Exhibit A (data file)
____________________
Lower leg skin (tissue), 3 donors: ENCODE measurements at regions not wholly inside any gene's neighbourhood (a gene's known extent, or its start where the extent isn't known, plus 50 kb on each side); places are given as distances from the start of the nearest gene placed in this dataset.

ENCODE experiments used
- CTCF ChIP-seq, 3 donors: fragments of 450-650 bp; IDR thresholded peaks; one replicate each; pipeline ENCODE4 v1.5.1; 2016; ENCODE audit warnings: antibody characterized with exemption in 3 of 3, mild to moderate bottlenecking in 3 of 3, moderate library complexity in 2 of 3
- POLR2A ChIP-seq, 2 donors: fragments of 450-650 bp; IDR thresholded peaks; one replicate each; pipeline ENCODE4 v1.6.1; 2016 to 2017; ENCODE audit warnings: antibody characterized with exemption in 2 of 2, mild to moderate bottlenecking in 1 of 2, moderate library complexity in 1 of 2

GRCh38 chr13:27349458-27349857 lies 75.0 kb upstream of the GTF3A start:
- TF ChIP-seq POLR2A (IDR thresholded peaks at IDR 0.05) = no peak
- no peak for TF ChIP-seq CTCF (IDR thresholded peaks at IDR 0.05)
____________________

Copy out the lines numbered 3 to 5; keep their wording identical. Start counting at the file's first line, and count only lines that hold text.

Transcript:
- CTCF ChIP-seq, 3 donors: fragments of 450-650 bp; IDR thresholded peaks; one replicate each; pipeline ENCODE4 v1.5.1; 2016; ENCODE audit warnings: antibody characterized with exemption in 3 of 3, mild to moderate bottlenecking in 3 of 3, moderate library complexity in 2 of 3
- POLR2A ChIP-seq, 2 donors: fragments of 450-650 bp; IDR thresholded peaks; one replicate each; pipeline ENCODE4 v1.6.1; 2016 to 2017; ENCODE audit warnings: antibody characterized with exemption in 2 of 2, mild to moderate bottlenecking in 1 of 2, moderate library complexity in 1 of 2

GRCh38 chr13:27349458-27349857 lies 75.0 kb upstream of the GTF3A start: